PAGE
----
As part of your employer obligations, it is important that any private usage of motor vehicles is reviewed each year and an employee declaration signed as a record. The company’s HR policy should include motor vehicle usage so that you have the records to verify the safe harbour provisions have been satisfied.
A car parking fringe benefit will generally arise if an employer provides car parking to an employee and all the following conditions are satisfied:
Car parking benefits are exempt from FBT where provided:
The small business car parking benefits exemption applies if all the following conditions are satisfied:
From 1 April 2021 the small business turnover threshold will increase from $10 million to $50 million.
To determine whether providing food or drink is entertainment, the employer needs to look at the following factors. None of these on their own will determine whether providing food and drink is entertainment, but the first two questions are the more important.
It is important to note that, whilst entertainment provided solely to clients does not attract fringe benefits tax,such expenditure is not tax deductible nor can a GST input credit be claimed. In order to remain exempt from FBT in respect of non-employee meal entertainment expenditure, it is a requirement that the Company maintains a detailed expense log of all entertainment costs incurred dissected between employees and clients.
There are two alternative methods for calculating the FBT liability in respect of meal entertainment fringe benefits (provided to employees) which are the 50/50 and 12 week register method. Whilst these methods simplify calculation of your FBT liability, they deny the use of the minor benefit exemption for meal entertainment expenses such as a Christmas party.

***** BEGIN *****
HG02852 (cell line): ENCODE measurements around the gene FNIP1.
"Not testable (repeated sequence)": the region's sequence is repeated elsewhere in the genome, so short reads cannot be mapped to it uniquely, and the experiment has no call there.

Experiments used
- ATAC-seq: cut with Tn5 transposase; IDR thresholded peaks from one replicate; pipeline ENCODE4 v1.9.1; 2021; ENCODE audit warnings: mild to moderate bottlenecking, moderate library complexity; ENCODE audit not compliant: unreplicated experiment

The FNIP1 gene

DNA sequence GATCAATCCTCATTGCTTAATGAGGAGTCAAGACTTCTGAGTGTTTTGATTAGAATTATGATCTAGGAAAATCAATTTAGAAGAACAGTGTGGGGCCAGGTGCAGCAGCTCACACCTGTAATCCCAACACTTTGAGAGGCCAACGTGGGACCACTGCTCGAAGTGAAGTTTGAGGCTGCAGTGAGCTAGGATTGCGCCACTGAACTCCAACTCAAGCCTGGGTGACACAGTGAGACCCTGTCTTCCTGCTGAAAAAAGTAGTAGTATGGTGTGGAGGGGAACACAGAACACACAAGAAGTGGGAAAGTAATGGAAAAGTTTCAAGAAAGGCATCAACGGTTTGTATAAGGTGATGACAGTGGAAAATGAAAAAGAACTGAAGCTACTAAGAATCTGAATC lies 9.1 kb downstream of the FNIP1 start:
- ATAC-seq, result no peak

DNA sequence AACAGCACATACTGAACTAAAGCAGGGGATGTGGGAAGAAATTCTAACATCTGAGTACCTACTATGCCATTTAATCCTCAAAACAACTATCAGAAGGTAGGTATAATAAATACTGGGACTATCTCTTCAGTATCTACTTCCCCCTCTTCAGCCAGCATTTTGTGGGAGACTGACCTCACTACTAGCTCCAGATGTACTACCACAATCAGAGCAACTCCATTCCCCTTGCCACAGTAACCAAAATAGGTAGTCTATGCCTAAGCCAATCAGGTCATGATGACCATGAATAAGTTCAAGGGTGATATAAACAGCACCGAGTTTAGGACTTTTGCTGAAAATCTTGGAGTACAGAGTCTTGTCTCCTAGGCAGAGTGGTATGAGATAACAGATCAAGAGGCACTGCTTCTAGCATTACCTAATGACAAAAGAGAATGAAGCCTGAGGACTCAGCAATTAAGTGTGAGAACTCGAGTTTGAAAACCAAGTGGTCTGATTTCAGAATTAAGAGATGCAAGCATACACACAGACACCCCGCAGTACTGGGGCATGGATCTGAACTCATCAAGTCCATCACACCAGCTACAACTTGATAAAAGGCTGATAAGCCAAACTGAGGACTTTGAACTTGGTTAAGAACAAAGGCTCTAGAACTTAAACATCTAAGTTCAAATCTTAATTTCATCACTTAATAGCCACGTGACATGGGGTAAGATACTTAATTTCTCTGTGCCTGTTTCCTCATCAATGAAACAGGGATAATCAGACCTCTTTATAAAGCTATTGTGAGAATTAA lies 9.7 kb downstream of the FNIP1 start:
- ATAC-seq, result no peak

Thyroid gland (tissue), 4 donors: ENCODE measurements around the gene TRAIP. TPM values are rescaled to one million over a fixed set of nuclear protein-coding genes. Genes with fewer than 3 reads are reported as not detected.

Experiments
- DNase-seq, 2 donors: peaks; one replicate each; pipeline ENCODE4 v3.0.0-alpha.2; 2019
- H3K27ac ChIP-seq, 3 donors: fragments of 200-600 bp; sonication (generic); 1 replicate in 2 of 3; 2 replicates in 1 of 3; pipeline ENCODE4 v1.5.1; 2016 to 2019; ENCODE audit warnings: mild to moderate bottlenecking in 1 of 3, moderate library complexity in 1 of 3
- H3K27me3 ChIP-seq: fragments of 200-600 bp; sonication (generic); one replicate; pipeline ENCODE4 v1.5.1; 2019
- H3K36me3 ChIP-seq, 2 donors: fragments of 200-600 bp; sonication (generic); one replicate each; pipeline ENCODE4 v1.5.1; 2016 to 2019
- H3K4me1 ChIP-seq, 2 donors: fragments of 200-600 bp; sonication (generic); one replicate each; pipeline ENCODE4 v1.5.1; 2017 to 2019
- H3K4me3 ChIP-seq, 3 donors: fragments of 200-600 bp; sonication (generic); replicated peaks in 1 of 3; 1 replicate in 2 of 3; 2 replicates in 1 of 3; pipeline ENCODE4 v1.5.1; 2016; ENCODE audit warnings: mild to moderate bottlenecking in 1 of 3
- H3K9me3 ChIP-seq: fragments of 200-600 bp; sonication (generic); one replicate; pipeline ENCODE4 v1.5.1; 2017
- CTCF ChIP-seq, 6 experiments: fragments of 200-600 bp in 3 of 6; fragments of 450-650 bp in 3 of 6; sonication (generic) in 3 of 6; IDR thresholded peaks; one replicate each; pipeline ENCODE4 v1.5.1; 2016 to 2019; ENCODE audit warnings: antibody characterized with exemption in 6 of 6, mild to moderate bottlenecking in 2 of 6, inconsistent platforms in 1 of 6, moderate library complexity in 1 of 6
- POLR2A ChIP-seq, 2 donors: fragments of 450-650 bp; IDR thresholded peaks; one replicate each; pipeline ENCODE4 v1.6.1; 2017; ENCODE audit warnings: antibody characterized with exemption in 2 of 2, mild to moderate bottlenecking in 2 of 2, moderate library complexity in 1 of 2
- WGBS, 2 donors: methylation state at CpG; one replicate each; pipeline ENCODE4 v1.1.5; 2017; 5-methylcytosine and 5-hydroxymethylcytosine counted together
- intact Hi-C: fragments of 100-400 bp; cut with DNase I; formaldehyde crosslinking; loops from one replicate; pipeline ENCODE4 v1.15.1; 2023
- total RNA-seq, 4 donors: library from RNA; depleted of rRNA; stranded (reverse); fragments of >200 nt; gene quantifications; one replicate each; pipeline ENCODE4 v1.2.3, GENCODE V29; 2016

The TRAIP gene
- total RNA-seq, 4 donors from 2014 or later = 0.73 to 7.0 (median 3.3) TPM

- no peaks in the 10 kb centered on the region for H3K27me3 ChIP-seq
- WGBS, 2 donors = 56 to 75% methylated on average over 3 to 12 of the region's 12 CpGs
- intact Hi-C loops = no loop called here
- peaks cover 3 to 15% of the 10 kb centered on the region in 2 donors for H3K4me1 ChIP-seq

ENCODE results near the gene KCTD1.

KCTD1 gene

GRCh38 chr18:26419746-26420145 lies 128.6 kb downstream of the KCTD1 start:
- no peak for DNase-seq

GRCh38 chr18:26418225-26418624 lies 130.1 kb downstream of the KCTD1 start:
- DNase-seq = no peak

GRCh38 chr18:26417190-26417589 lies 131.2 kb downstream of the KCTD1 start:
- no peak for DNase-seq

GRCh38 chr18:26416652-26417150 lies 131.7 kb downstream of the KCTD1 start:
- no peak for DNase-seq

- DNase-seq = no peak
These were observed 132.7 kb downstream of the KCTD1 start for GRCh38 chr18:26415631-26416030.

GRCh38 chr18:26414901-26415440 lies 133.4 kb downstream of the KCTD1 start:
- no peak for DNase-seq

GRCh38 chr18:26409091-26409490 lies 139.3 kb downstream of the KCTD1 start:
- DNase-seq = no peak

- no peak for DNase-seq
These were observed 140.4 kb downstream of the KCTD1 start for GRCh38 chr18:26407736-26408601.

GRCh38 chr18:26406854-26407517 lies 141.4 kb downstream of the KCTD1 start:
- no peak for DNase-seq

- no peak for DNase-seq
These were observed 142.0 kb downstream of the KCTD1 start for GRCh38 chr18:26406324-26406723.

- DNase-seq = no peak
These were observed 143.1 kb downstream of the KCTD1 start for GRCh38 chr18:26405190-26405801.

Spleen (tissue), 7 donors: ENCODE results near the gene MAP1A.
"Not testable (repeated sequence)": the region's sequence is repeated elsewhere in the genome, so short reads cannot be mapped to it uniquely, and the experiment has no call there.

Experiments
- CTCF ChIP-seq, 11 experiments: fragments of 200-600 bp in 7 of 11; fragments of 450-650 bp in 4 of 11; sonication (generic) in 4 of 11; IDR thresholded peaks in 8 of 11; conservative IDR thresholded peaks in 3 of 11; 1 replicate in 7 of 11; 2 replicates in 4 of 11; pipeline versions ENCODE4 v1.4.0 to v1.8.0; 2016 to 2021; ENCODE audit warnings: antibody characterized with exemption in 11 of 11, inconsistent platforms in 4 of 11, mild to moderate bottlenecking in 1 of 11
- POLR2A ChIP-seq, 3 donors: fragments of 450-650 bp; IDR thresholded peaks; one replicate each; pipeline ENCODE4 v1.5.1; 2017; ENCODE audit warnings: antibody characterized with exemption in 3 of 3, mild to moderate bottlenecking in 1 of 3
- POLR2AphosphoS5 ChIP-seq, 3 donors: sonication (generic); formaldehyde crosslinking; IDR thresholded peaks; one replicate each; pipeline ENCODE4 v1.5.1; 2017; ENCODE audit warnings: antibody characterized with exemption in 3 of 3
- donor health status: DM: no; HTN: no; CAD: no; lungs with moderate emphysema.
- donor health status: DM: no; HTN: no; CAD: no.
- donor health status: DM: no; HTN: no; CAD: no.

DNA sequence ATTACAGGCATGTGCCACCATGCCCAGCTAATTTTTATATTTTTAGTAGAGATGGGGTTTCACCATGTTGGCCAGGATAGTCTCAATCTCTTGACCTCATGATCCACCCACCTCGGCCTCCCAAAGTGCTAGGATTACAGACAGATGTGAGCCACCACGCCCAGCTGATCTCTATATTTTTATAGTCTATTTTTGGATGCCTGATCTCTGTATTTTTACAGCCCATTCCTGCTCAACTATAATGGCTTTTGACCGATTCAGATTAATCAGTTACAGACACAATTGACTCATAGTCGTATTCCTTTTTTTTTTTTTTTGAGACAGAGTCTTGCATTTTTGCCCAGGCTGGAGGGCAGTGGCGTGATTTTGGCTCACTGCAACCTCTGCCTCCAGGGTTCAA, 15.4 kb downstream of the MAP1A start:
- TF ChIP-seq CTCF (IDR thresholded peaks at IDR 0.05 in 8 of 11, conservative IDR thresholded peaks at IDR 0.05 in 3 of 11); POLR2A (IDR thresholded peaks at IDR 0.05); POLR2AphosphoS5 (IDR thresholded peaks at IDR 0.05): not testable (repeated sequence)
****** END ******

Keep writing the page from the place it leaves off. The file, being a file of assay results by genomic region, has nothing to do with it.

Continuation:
A minor benefit is a benefit that has a value of less than $300. It is exempt from FBT if it would be unreasonable to treat it as a fringe benefit, that is, if the benefit is provided infrequently and irregularly.
The following work-related items are exempt from fringe benefits tax (FBT) provided they are used primary for the employees employment and one device per year unless you can satisfy the ATO requirements of having more than one device.
An employer may provide an expense payment fringe benefit if an employee incurs expenses and the employer either:
Some examples of expense payment fringe benefits are when an employer pays an employee’s health insurance, non – business travel, rent, rates, electricity, and airfares for family members.
If you have any questions regarding FBT please don’t hesitate to contact Amanda Bonavita.
Written for you by Amanda Bonavita
The information contained on this website and in this article is general in nature and does not take into account your personal situation. You should consider whether the information is appropriate to your needs, and where appropriate, seek professional advice from a financial adviser. Taxation, legal and other matters referred to on this website and in this article are of a general nature only and are based on our interpretation of laws existing at the time and should not be relied upon in place of appropriate professional advice. Those laws may change from time to time.